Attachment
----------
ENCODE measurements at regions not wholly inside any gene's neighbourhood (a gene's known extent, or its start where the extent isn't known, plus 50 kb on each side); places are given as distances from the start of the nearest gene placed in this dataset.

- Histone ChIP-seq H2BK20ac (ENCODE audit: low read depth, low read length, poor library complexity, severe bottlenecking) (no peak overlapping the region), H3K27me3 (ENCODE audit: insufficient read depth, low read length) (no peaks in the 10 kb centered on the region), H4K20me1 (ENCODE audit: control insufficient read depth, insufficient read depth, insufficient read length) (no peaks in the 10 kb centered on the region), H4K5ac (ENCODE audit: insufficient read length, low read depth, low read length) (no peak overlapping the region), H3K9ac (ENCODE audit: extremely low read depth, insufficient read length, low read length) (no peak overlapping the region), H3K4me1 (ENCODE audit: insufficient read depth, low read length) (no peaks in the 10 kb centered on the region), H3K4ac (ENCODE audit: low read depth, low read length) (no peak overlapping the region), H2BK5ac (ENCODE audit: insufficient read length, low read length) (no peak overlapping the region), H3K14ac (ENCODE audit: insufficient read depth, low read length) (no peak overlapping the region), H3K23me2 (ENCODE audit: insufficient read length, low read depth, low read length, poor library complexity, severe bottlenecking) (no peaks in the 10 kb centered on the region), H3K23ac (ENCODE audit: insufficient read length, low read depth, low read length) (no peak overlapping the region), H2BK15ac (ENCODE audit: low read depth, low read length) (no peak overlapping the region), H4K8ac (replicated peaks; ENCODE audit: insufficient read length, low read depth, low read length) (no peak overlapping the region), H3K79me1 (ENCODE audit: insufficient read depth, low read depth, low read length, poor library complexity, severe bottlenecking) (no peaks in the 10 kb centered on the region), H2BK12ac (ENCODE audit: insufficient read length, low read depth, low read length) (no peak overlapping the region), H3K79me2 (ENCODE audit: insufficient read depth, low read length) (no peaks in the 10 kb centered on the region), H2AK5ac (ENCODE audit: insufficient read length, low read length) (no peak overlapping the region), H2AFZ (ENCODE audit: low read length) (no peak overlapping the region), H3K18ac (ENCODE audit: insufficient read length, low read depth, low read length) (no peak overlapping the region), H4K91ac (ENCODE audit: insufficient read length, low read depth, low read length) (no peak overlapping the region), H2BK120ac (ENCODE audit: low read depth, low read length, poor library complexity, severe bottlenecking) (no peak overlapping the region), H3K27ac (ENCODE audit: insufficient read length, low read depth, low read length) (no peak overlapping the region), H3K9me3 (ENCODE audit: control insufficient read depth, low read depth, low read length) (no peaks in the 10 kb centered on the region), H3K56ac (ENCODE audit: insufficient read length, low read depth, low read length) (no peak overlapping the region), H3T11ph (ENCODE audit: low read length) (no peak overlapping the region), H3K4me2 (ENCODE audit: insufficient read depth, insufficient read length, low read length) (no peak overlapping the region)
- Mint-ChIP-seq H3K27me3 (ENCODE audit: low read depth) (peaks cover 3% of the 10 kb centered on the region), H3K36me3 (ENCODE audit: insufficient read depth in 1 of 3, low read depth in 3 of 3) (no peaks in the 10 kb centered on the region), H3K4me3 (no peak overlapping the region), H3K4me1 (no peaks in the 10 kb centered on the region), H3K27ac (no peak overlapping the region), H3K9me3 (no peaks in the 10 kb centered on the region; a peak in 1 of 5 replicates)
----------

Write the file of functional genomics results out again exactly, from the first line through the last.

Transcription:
ENCODE measurements at regions not wholly inside any gene's neighbourhood (a gene's known extent, or its start where the extent isn't known, plus 50 kb on each side); places are given as distances from the start of the nearest gene placed in this dataset.

- Histone ChIP-seq H2BK20ac (ENCODE audit: low read depth, low read length, poor library complexity, severe bottlenecking) (no peak overlapping the region), H3K27me3 (ENCODE audit: insufficient read depth, low read length) (no peaks in the 10 kb centered on the region), H4K20me1 (ENCODE audit: control insufficient read depth, insufficient read depth, insufficient read length) (no peaks in the 10 kb centered on the region), H4K5ac (ENCODE audit: insufficient read length, low read depth, low read length) (no peak overlapping the region), H3K9ac (ENCODE audit: extremely low read depth, insufficient read length, low read length) (no peak overlapping the region), H3K4me1 (ENCODE audit: insufficient read depth, low read length) (no peaks in the 10 kb centered on the region), H3K4ac (ENCODE audit: low read depth, low read length) (no peak overlapping the region), H2BK5ac (ENCODE audit: insufficient read length, low read length) (no peak overlapping the region), H3K14ac (ENCODE audit: insufficient read depth, low read length) (no peak overlapping the region), H3K23me2 (ENCODE audit: insufficient read length, low read depth, low read length, poor library complexity, severe bottlenecking) (no peaks in the 10 kb centered on the region), H3K23ac (ENCODE audit: insufficient read length, low read depth, low read length) (no peak overlapping the region), H2BK15ac (ENCODE audit: low read depth, low read length) (no peak overlapping the region), H4K8ac (replicated peaks; ENCODE audit: insufficient read length, low read depth, low read length) (no peak overlapping the region), H3K79me1 (ENCODE audit: insufficient read depth, low read depth, low read length, poor library complexity, severe bottlenecking) (no peaks in the 10 kb centered on the region), H2BK12ac (ENCODE audit: insufficient read length, low read depth, low read length) (no peak overlapping the region), H3K79me2 (ENCODE audit: insufficient read depth, low read length) (no peaks in the 10 kb centered on the region), H2AK5ac (ENCODE audit: insufficient read length, low read length) (no peak overlapping the region), H2AFZ (ENCODE audit: low read length) (no peak overlapping the region), H3K18ac (ENCODE audit: insufficient read length, low read depth, low read length) (no peak overlapping the region), H4K91ac (ENCODE audit: insufficient read length, low read depth, low read length) (no peak overlapping the region), H2BK120ac (ENCODE audit: low read depth, low read length, poor library complexity, severe bottlenecking) (no peak overlapping the region), H3K27ac (ENCODE audit: insufficient read length, low read depth, low read length) (no peak overlapping the region), H3K9me3 (ENCODE audit: control insufficient read depth, low read depth, low read length) (no peaks in the 10 kb centered on the region), H3K56ac (ENCODE audit: insufficient read length, low read depth, low read length) (no peak overlapping the region), H3T11ph (ENCODE audit: low read length) (no peak overlapping the region), H3K4me2 (ENCODE audit: insufficient read depth, insufficient read length, low read length) (no peak overlapping the region)
- Mint-ChIP-seq H3K27me3 (ENCODE audit: low read depth) (peaks cover 3% of the 10 kb centered on the region), H3K36me3 (ENCODE audit: insufficient read depth in 1 of 3, low read depth in 3 of 3) (no peaks in the 10 kb centered on the region), H3K4me3 (no peak overlapping the region), H3K4me1 (no peaks in the 10 kb centered on the region), H3K27ac (no peak overlapping the region), H3K9me3 (no peaks in the 10 kb centered on the region; a peak in 1 of 5 replicates)